Preaching and the clergy
On his first tour in 1781, he went to church in Winchcombe in Gloucestershire on June 10th and noted "I attended divine service; as irreligiously perform'd here, as at most other places. The inhabitants are of different sects; which is owing to the want of discipline in the Church of England; for whither would the people flock were pluralities, in general, abolish'd, and more spiritual comfort to be had; which not being the case, the religious fly into other persuasions. The vicar of this place must be a Welshman from Jesus College, Oxon, and his stipend is £40 per ann: which is considerably augmented to the present incumbent by subscriptions, and his skill at whist."
Ten years later, whilst visiting the parish church in Spilsby, Lincolnshire he observed with some surprise that two women were "church'd" by the clergyman, "in the space of two minutes: which office I did not know could be thus huddled over, privately, in a church?" He continued his travels into Yorkshire, and in Knaresborough, he enquired of the Parish Clerk if the preaching was good? 'Aye', said he, 'from our Curate'. When he asked 'But where is your Rector?', the reply was, 'He never comes but once a year, at the election of the parish officers'.
The following year, he visited Askrigg church in Yorkshire on a Saturday afternoon when the choir was practising its "psalm singing". However, after enquiry he decided not to attend the service on the Sunday as he noted in his diary: "But why not church? Why, because I had convers'd with the minister; and had an account of the service and preaching."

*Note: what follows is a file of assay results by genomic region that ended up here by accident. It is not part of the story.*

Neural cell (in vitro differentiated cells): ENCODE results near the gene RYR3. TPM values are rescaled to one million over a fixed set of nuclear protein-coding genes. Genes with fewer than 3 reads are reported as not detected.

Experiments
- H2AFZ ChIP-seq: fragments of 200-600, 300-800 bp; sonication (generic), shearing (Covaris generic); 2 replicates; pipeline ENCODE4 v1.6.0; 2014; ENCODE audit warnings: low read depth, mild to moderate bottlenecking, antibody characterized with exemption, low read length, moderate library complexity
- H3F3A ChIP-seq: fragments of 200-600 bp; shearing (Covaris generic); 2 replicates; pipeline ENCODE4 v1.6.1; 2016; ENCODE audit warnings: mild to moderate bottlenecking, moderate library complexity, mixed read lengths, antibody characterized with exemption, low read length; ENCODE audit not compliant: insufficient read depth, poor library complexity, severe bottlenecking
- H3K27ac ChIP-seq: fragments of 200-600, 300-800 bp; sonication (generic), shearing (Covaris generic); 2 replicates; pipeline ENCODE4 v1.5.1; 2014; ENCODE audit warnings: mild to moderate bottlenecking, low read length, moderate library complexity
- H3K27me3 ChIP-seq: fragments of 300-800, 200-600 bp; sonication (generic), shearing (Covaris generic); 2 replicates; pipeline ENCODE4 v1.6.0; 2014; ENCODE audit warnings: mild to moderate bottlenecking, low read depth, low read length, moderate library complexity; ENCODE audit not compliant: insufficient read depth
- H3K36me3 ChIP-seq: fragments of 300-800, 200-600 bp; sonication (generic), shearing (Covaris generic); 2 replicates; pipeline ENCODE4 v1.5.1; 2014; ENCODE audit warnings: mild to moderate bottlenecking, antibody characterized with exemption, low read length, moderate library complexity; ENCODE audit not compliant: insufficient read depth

From these and many other enquiries and observations, he was able to summarise the state of affairs as he saw it in the established church. While staying in an inn in St.Albans in July 1789, he wrote "about religion I have made some enquiry, (having been in so many churches) and find it to be lodged in the hands of the Methodists; as the greater clergy do not attend their duty; and the lesser neglect it; that where the old psalm singing is abolish'd, none is establish'd in its place ... at most places the curates never attend regularly, or to any effect, or comfort, so no wonder that the people are gone over to Methodism."